2.2.2 CONCEPT OF DUMP SITES
A landfill site or dumpsite is a site for the disposal of waste materials by burial. It is the oldest form and most common method of waste treatment and disposal in so many places around the world. Three types of landfills are normally used for solid waste disposal and they are: open dumps, controlled landfills and secured or sanitary landfills
Open Dumps
These are dumps were there are no standards for refuse dumping (Gouveia and Ruscittodo Prado, 2010). They are locations where illegally dumped, abandoned piles of garbage and debris are left in large quantities. They have the lowest initial capital investment and operating cost; and are generally sited in vacant plots of land and are typically developed in low-lying marshy lands, often as a means of reclaiming land for subsequent development. Open dumping of municipal solid waste, which is practiced by about three-fourth of the countries and territories in the world, are a primitive stage of landfill development (Kumar, et al; 2013); and represent an increased risk to groundwater quality and health risks to surrounding residents.
Controlled Landfills
These are non-engineered disposal sites at which wastes are deposited in accordance with minimum prescribed standards of site operation. Typically controlled landfills have minimal site infrastructure, with improved operational and management procedures. The site is generally identified on the basis of land availability and convenience and is already being used as an open dump; and not on the basis of technical, environmental or financial criteria. Also, there is typically little provision for the management of pollutants released during decomposition of municipal solid waste.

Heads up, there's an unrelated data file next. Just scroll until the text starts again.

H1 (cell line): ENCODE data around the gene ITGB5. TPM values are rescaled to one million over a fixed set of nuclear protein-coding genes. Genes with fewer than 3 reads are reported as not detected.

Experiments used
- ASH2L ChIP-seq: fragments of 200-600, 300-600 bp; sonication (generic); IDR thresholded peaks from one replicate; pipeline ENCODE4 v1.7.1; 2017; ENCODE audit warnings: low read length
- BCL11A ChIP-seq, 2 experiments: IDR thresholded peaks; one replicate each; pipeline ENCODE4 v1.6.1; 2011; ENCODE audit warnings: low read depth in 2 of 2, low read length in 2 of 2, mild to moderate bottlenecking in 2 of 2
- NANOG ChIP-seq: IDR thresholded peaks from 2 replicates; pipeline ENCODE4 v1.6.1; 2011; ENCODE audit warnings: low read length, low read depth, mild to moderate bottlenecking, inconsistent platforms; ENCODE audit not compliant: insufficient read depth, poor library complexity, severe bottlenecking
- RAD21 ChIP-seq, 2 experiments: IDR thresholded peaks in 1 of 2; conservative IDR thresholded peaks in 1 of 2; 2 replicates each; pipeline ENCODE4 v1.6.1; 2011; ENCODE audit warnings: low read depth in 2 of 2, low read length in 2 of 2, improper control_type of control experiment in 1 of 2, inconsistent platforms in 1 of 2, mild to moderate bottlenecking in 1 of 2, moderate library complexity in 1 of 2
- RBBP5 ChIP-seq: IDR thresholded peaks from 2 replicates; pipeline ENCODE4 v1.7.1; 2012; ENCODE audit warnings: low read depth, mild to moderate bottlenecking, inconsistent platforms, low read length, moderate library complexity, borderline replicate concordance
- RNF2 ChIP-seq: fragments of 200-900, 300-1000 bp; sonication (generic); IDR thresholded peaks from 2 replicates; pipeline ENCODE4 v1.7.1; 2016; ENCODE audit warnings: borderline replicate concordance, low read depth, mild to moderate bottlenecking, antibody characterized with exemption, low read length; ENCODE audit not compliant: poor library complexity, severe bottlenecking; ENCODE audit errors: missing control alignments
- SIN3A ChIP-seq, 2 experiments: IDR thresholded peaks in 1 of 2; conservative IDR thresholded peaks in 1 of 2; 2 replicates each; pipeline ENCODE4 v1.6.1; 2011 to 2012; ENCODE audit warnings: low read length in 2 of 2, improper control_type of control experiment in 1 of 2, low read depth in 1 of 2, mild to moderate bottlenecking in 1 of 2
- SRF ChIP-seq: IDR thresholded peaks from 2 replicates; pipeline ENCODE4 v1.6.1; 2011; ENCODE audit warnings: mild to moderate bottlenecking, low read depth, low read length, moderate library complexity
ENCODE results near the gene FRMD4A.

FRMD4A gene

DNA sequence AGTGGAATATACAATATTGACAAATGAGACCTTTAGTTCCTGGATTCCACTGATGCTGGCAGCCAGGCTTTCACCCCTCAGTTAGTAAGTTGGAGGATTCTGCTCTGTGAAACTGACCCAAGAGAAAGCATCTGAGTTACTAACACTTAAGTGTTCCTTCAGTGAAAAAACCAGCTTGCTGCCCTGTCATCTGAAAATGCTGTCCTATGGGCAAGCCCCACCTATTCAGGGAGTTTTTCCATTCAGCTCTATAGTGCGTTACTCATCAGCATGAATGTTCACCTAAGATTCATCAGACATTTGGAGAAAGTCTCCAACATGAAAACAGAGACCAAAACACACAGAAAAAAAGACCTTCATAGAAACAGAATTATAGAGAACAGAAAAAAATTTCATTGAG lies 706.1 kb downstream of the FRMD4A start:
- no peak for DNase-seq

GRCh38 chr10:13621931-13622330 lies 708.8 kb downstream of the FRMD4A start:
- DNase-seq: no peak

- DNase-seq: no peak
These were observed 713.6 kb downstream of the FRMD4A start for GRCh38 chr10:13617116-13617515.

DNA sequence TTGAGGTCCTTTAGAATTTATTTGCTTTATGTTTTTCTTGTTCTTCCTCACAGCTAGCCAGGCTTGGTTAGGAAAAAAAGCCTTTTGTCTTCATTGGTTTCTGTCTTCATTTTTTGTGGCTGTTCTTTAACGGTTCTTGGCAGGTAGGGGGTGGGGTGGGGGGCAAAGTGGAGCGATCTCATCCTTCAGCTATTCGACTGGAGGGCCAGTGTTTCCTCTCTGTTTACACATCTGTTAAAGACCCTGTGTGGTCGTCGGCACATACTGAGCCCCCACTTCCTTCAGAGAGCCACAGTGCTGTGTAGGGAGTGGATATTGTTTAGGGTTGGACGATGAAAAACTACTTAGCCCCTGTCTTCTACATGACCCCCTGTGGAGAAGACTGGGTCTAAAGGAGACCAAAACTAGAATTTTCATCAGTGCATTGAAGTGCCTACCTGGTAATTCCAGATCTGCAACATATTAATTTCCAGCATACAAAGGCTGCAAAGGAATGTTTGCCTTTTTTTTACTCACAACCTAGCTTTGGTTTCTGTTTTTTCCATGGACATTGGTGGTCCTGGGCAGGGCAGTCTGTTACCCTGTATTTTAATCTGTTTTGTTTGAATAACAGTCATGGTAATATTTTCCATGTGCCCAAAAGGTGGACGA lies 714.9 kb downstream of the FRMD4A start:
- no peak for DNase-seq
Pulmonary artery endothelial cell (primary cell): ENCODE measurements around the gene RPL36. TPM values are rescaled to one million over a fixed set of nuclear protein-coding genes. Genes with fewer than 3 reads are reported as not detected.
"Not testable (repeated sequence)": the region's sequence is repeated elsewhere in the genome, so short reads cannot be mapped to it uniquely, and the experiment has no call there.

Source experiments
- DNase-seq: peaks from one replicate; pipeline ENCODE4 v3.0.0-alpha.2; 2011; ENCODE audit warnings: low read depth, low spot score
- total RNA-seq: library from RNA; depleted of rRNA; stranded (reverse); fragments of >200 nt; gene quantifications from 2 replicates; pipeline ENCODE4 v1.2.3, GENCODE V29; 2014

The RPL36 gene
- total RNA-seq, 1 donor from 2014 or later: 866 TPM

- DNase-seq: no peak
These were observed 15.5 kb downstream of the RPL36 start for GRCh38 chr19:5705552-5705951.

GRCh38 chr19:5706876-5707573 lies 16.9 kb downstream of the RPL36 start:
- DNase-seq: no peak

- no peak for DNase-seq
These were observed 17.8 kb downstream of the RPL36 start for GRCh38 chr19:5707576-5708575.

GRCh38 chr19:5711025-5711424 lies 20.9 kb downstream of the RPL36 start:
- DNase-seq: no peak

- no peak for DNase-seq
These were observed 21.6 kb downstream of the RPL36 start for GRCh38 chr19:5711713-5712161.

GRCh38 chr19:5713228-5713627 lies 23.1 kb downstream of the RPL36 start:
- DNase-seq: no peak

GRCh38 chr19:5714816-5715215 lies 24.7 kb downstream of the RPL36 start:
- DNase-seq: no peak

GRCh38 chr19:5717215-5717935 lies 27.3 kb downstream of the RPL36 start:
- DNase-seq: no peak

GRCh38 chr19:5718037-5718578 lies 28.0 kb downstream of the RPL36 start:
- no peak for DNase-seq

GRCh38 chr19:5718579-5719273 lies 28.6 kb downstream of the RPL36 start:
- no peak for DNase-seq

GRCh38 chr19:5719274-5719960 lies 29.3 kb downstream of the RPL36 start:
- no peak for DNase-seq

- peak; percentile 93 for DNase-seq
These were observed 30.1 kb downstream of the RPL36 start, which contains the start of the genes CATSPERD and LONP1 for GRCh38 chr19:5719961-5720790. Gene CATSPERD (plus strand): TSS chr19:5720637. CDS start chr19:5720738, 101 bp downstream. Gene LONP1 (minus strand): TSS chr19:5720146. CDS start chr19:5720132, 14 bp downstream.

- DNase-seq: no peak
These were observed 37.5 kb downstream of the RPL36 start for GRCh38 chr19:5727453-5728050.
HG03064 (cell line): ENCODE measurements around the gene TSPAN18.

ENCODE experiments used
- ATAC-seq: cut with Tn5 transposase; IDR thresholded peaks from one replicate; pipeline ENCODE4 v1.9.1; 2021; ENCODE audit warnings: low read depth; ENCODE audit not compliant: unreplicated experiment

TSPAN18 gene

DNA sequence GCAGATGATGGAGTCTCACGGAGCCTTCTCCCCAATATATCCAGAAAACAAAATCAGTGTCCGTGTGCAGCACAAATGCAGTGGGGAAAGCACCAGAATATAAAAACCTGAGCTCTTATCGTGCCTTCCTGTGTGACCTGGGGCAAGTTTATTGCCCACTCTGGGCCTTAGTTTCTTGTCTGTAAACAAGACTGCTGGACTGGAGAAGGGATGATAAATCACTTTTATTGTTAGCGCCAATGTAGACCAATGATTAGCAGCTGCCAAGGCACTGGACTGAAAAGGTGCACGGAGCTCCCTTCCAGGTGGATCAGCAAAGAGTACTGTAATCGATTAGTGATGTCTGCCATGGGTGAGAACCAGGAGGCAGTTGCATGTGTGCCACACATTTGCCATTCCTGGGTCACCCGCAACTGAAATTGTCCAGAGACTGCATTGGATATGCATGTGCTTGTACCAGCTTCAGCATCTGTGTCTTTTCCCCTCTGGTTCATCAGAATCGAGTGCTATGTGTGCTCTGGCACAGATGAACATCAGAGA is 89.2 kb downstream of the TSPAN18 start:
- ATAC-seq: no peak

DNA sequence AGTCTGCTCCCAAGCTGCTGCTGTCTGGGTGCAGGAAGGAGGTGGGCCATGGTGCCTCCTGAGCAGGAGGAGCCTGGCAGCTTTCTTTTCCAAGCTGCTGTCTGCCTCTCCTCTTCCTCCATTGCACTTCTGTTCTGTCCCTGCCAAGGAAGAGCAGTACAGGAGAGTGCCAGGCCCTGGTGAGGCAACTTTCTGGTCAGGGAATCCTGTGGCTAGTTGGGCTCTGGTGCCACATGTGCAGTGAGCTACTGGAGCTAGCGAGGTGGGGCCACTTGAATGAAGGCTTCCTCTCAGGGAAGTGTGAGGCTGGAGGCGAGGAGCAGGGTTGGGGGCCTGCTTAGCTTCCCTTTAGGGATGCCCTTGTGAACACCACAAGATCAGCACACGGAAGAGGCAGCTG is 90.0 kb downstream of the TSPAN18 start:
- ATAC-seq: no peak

Secured or Sanitary Landfills
A secure landfill is a carefully engineered depression in the ground (or built on top of the ground, resembling a football stadium) consisting of a bottom liner, a leachate collection system, a cover, and the natural hydro geologic setting. The aim is to avoid any hydraulic water-related connection between the wastes and the surrounding environment, particularly groundwater (Environmental Research Foundation, 2011). The use of sanitary landfills is not feasible for many waste management authorities of most countries due to cost constraints.
During landfill operations the waste collection vehicles are weighed at a scale or weighbridge on arrival and their load is inspected for wastes that do not meet up with the landfill’s waste acceptance criteria. Afterward, the waste collection vehicles use the existing road network on their way to the tipping face or working front where they unload their contents. After loads are deposited, compactors or bulldozers are used to spread and compact the waste on the working face. Before leaving the landfill boundaries, the waste collection vehicles pass through a wheel cleaning facility. If necessary, they return to the weighbridge in order to be weighed without their load. Through the weighing process, the daily incoming waste tonnage can be calculated and listed in databases for record keeping. Typically, in non-hazardous waste landfills, in order to meet predefined specifications; techniques are applied by which the wastes are confined to as small an area as possible; compacted to reduce their volume and covered (usually daily) with layers of soil. The space that is occupied daily by the compacted waste and the cover material is called a daily cell. Waste compaction is critical to extending the life of the landfill. Factors such as waste compressibility, waste layer thickness and the number of passes of the compactor over the waste affect the waste densities. The existence of uncontrolled municipal solid waste (MSW) landfills have resulted in adverse environmental impacts, public health problems, socio-economic challenges and increased public opposition. Literature exist of several studies on the correlation between environmental pollution arising from waste dumps and public health, and the social consequences of the present urban waste management issues in developed and developing countries (Aatamila et. al. 2010; Gouveia and Ruscittodo Prado, 2010; Nwanta et. al. 2010; Ogunrinola and Adepegba, 2012).